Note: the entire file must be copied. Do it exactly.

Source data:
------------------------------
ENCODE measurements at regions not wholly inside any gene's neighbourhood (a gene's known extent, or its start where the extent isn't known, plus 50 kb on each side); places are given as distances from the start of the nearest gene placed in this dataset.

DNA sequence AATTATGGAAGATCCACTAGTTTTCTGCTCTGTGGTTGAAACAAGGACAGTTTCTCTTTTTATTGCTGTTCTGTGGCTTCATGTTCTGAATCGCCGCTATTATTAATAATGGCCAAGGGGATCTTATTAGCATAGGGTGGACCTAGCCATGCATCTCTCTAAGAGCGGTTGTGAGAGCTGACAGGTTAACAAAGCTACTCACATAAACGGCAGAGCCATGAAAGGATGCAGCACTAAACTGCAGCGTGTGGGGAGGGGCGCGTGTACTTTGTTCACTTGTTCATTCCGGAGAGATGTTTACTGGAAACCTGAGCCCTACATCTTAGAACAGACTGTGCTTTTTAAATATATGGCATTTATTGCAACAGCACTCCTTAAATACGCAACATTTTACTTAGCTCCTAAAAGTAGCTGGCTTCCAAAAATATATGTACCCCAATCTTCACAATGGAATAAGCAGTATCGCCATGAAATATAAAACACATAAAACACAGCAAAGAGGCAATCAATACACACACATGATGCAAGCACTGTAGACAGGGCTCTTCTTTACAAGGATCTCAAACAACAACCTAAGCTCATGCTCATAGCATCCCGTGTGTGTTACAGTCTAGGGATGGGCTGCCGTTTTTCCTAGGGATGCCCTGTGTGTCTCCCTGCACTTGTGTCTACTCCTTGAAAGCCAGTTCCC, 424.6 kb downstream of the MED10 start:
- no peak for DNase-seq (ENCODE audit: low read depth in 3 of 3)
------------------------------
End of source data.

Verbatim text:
ENCODE measurements at regions not wholly inside any gene's neighbourhood (a gene's known extent, or its start where the extent isn't known, plus 50 kb on each side); places are given as distances from the start of the nearest gene placed in this dataset.

DNA sequence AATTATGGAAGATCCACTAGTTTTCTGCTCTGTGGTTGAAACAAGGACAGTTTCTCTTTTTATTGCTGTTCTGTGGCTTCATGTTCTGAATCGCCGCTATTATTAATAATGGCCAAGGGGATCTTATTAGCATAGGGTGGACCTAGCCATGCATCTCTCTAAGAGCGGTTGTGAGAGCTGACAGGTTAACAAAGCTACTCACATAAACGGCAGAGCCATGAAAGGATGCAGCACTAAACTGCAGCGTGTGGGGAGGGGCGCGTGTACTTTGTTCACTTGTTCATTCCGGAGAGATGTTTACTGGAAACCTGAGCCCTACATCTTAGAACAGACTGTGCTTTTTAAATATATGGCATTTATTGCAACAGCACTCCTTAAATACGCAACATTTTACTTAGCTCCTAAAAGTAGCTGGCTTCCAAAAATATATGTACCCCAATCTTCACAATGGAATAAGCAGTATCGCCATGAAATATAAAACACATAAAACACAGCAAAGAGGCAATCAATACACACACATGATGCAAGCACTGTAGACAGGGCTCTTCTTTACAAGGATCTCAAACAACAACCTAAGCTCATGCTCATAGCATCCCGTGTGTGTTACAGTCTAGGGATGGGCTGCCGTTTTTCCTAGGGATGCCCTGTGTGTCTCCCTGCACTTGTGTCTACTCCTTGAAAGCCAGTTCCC, 424.6 kb downstream of the MED10 start:
- no peak for DNase-seq (ENCODE audit: low read depth in 3 of 3)